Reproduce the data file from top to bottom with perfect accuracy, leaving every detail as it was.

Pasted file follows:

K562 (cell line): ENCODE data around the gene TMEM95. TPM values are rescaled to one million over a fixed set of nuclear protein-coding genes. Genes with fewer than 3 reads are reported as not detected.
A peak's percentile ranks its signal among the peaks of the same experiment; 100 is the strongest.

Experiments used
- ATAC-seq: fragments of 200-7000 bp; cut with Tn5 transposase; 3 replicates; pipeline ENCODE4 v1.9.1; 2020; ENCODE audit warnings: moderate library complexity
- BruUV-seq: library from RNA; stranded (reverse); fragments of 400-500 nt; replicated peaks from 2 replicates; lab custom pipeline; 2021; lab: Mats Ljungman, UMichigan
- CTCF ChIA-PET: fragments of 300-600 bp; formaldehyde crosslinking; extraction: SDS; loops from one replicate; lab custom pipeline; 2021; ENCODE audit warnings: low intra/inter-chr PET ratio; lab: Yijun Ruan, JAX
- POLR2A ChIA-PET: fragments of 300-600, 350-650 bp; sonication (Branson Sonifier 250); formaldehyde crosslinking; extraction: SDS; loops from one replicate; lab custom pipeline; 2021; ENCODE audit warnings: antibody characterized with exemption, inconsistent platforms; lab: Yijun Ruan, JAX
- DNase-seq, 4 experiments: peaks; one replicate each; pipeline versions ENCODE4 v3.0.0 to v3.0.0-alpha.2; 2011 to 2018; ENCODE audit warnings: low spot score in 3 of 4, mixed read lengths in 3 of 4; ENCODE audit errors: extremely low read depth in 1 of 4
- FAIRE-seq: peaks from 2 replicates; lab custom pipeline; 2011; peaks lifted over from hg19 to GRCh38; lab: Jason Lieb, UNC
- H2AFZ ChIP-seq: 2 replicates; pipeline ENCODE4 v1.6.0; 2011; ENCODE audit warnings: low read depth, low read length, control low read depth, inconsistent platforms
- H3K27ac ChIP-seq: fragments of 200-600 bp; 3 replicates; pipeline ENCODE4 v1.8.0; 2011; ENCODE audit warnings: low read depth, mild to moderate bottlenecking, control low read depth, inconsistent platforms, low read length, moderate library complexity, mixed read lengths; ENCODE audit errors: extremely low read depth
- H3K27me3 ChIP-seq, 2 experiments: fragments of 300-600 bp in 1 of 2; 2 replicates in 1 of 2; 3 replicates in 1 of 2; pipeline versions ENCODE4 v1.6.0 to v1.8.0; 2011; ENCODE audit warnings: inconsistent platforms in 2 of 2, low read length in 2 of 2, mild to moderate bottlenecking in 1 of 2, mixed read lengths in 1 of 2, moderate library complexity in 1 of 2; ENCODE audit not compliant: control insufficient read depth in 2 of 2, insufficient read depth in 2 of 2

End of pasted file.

K562 (cell line): ENCODE data around the gene TMEM95. TPM values are rescaled to one million over a fixed set of nuclear protein-coding genes. Genes with fewer than 3 reads are reported as not detected.
A peak's percentile ranks its signal among the peaks of the same experiment; 100 is the strongest.

Experiments used
- ATAC-seq: fragments of 200-7000 bp; cut with Tn5 transposase; 3 replicates; pipeline ENCODE4 v1.9.1; 2020; ENCODE audit warnings: moderate library complexity
- BruUV-seq: library from RNA; stranded (reverse); fragments of 400-500 nt; replicated peaks from 2 replicates; lab custom pipeline; 2021; lab: Mats Ljungman, UMichigan
- CTCF ChIA-PET: fragments of 300-600 bp; formaldehyde crosslinking; extraction: SDS; loops from one replicate; lab custom pipeline; 2021; ENCODE audit warnings: low intra/inter-chr PET ratio; lab: Yijun Ruan, JAX
- POLR2A ChIA-PET: fragments of 300-600, 350-650 bp; sonication (Branson Sonifier 250); formaldehyde crosslinking; extraction: SDS; loops from one replicate; lab custom pipeline; 2021; ENCODE audit warnings: antibody characterized with exemption, inconsistent platforms; lab: Yijun Ruan, JAX
- DNase-seq, 4 experiments: peaks; one replicate each; pipeline versions ENCODE4 v3.0.0 to v3.0.0-alpha.2; 2011 to 2018; ENCODE audit warnings: low spot score in 3 of 4, mixed read lengths in 3 of 4; ENCODE audit errors: extremely low read depth in 1 of 4
- FAIRE-seq: peaks from 2 replicates; lab custom pipeline; 2011; peaks lifted over from hg19 to GRCh38; lab: Jason Lieb, UNC
- H2AFZ ChIP-seq: 2 replicates; pipeline ENCODE4 v1.6.0; 2011; ENCODE audit warnings: low read depth, low read length, control low read depth, inconsistent platforms
- H3K27ac ChIP-seq: fragments of 200-600 bp; 3 replicates; pipeline ENCODE4 v1.8.0; 2011; ENCODE audit warnings: low read depth, mild to moderate bottlenecking, control low read depth, inconsistent platforms, low read length, moderate library complexity, mixed read lengths; ENCODE audit errors: extremely low read depth
- H3K27me3 ChIP-seq, 2 experiments: fragments of 300-600 bp in 1 of 2; 2 replicates in 1 of 2; 3 replicates in 1 of 2; pipeline versions ENCODE4 v1.6.0 to v1.8.0; 2011; ENCODE audit warnings: inconsistent platforms in 2 of 2, low read length in 2 of 2, mild to moderate bottlenecking in 1 of 2, mixed read lengths in 1 of 2, moderate library complexity in 1 of 2; ENCODE audit not compliant: control insufficient read depth in 2 of 2, insufficient read depth in 2 of 2